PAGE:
Sukhumvit Road is long and varied. The BTS Skytrain has a line that runs above this street, so visiting any stops along this road is very convenient. Jake and I contemplated scuba certification in Thailand, and found a dive shop along Sukhumvit Road that sold prescription dive masks. Unfortunately, my eyes are horrendously nearsighted and the store didn’t stock any prescription lenses that were strong enough. On another day, we wandered into a large western mall called Terminal 21, where each floor is modeled after the streets in a different city or country. It was novel, but it was still just a mall, much like ones we have in the US. We also found a hipster-worthy (and Jake-approved) coffee shop called Doilanka Coffee.

Jim Thompson

Jim Thompson was an American who fell in love with Thailand. He collected many Thai art pieces that are now on display at his home in Bangkok. This house was constructed from five traditional wooden Thai houses that came from all over the country, and is now used as a museum to celebrate his life and accomplishments. Jim Thompson is credited with reviving and bringing global awareness to the Thai silk industry, and much of his personal taste is reflected in the patterns and colors seen today. He mysteriously disappeared in 1967 in the highlands of Malaysia, leaving behind the business and silk brand that still bears his name.

Jake and I visited the Jim Thompson Factory Outlet. He patiently followed me as I meticulously explored each of the four floors and agonized over purchasing fabric by the yard. I ultimately decided that I didn’t have a good project for any of the fabric I was eying, and therefore couldn’t justify buying and transporting it home.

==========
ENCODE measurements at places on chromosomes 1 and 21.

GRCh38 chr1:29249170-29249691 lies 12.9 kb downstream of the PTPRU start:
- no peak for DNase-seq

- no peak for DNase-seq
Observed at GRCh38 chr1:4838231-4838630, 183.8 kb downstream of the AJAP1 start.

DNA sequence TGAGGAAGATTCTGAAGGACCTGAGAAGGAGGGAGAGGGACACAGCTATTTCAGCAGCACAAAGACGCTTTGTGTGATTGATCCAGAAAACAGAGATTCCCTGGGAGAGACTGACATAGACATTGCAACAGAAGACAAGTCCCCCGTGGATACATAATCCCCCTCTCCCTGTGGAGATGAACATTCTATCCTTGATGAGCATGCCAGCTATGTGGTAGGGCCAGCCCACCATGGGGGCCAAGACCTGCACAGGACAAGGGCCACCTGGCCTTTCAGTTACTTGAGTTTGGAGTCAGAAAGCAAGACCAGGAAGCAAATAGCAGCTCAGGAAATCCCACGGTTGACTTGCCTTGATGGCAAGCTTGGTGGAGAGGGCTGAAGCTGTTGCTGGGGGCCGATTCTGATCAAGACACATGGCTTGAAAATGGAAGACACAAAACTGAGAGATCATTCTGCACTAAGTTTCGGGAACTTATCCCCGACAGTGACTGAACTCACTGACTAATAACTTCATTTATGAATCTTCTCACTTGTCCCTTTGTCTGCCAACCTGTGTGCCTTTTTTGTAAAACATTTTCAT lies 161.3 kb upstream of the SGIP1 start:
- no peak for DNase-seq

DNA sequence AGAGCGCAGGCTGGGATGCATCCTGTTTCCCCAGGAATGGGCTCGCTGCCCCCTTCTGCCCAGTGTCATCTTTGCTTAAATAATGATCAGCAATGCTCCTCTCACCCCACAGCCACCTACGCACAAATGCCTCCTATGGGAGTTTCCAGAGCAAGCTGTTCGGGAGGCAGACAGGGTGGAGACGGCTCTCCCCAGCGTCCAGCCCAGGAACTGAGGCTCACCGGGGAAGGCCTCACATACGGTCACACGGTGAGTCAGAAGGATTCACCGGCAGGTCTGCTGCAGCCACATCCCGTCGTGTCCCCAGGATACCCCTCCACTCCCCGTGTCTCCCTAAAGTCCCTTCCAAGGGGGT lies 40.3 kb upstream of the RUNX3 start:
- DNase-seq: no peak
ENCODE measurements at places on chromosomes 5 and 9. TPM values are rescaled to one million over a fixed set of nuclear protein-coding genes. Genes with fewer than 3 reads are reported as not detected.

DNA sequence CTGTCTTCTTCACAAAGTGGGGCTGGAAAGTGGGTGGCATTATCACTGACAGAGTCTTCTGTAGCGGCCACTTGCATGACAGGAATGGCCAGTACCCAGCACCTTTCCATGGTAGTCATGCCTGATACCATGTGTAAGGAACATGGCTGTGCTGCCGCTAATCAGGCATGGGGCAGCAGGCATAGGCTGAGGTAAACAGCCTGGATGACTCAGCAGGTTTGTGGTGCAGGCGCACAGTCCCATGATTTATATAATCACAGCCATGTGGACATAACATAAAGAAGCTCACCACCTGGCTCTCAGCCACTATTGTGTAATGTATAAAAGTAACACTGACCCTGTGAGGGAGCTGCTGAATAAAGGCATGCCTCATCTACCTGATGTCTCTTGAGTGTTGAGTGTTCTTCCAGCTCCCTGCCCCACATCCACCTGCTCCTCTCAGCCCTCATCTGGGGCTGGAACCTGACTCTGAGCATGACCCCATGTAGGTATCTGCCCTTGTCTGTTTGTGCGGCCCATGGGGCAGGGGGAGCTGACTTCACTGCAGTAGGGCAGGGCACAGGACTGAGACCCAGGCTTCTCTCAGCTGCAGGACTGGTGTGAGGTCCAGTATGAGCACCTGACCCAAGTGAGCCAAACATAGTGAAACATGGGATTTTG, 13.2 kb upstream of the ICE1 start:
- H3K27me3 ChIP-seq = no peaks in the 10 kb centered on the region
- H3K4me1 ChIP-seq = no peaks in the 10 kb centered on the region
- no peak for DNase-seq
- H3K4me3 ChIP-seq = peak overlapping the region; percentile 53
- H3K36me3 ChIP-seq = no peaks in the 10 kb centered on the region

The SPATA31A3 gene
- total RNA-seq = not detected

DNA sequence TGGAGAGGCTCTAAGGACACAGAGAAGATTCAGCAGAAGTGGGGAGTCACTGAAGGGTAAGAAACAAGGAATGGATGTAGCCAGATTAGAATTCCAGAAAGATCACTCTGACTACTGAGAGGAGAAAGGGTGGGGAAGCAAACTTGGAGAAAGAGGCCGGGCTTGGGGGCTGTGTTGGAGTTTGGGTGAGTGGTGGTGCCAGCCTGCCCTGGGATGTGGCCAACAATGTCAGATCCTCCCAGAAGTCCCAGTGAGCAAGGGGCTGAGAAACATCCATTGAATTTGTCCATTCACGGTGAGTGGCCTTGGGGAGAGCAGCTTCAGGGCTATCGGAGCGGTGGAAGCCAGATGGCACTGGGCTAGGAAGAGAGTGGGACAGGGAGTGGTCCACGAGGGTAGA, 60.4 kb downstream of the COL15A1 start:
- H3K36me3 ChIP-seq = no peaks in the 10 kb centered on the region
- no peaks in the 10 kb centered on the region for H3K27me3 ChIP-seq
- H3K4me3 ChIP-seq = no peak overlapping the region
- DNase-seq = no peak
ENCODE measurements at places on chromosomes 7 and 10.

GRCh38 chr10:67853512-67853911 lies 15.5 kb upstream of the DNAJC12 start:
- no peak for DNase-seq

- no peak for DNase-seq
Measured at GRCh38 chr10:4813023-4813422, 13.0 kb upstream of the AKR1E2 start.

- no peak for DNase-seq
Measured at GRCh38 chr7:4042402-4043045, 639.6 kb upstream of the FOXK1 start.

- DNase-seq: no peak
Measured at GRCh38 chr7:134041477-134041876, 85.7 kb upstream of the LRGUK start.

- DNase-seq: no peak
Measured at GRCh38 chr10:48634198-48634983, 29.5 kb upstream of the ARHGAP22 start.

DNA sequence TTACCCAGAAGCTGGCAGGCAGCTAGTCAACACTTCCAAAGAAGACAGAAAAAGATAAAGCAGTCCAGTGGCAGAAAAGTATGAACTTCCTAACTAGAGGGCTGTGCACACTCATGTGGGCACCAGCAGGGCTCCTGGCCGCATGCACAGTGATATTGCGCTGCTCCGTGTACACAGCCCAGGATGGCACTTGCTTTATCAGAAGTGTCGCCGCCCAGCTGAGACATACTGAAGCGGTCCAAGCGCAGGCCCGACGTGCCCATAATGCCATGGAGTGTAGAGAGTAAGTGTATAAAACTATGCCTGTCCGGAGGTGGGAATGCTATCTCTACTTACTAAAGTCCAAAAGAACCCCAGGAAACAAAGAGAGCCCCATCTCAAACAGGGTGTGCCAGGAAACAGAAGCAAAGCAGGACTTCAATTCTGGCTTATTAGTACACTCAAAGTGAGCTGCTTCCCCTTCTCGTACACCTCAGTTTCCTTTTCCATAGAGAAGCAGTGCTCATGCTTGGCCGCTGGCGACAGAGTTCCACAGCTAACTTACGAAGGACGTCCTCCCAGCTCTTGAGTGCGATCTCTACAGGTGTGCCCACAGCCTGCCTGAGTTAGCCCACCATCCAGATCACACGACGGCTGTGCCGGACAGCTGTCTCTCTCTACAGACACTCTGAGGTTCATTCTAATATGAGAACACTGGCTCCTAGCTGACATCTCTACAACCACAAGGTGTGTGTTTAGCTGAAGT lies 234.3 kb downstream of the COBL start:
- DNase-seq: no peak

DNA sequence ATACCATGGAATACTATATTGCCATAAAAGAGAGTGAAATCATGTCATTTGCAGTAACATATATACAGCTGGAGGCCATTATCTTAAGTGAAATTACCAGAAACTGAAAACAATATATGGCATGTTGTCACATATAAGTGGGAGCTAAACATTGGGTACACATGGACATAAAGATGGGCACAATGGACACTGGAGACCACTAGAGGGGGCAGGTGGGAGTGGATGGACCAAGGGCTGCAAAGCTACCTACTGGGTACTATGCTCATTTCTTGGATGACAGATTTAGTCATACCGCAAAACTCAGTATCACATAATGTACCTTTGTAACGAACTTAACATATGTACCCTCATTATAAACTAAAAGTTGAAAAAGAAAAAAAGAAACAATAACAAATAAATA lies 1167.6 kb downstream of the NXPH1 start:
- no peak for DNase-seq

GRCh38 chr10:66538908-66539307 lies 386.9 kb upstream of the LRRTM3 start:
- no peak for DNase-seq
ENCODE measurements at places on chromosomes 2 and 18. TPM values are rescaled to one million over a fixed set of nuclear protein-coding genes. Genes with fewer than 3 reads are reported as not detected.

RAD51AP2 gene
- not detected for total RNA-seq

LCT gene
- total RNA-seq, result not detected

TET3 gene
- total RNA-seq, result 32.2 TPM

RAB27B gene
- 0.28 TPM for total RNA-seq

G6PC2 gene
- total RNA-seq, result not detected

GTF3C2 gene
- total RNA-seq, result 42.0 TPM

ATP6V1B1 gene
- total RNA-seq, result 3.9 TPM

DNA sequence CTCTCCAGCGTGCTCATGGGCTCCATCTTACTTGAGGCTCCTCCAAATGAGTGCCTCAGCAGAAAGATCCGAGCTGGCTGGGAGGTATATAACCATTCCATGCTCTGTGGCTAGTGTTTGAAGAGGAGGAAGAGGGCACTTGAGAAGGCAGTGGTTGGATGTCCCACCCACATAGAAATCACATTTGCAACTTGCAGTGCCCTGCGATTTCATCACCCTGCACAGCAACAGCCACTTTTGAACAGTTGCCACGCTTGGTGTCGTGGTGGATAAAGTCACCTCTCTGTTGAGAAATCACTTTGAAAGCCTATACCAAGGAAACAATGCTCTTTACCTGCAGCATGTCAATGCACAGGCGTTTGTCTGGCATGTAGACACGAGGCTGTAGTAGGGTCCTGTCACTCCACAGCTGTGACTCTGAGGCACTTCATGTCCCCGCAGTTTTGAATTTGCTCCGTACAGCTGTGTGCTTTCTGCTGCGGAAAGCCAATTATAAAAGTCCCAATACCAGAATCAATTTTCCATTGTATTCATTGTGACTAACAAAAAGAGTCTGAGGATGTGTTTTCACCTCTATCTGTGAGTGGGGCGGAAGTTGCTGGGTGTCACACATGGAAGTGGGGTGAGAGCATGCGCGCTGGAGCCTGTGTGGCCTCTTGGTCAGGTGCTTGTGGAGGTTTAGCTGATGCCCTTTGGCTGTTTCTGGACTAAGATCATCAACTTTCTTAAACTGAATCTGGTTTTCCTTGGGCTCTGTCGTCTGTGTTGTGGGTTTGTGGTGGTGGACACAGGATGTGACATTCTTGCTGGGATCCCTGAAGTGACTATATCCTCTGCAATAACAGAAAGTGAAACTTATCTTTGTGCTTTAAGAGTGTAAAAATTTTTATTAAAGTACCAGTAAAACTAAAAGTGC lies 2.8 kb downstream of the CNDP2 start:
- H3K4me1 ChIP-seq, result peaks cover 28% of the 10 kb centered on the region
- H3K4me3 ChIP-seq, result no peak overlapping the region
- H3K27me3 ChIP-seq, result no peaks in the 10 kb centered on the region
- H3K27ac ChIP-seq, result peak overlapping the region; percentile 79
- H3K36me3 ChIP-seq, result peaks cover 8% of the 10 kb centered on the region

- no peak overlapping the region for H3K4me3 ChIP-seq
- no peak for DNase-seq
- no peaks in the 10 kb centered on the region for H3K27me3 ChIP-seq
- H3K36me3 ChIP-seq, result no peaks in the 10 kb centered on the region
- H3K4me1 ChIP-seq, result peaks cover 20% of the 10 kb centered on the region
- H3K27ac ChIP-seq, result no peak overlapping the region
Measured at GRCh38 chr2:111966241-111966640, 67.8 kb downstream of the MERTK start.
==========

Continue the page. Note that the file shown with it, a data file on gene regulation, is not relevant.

Bangkok Markets

Chatuchak Weekend Market sprawls over 35 acres and is filled with an incredibly diverse selection of goods. The market is divided into different sections selling home goods, clothes, art, freshly prepared food, dried goods and spices, handmade accessories, potted plants, pottery, and the ubiquitous touristy crap that’s peddled to backpackers. The shear size and range of goods was a bit overwhelming, and it took two visits to feel like we’d gotten a good understanding of the place (and even then, there are some small alleys that we never walked down).

We’d read online about Wangburapa, a mall that sells antique cameras. When we arrived, we found a building that would fit right in in Tokyo’s Akihabara District. Each floor of the mall was filled with small permanent shops. We found painted figurines for table-top gamers, large statues of Demon and Iron Man, Lego sets (primary Chinese knock-off versions), and bolts of fabric, including fabric used for cosplay costumes. On the top floor, we found many shops selling second-hand cameras. Although Jake could name most of the cameras being sold, we both lacked the expertise to judge quality. He didn’t end up buying anything, but we did enjoy window-shopping.


Rattanakosin is the historic center of Bangkok, and contains the royal palace and several iconic temples. Most of the sights in Rattanakosin can be reached from the water, so we traveled around via the Chao Praya Tourist Boat. Our first stop was Wat Arun, a beautiful Buddhist temple complex. The prang, or spires, of the temple are all white with detailed ceramic mosaics.

Our second stop was just across the river at Wat Pho. This temple is regarded as the oldest learning institution in Thailand. Diagrams regarding health and wellness of the human body are scattered throughout the temple grounds. Jake and I spent some time studying and trying to decipher acupuncture diagrams and locations of bodily abscesses. Wat Pho is also the location of a huge reclining Buddha statue.

We planned on visiting the royal palace next. However, the palace grounds close earlier than the temples, and we arrived after it closed. We resolved to visit another day, but Jake and I ran out of time (and steam) and never actually made it there.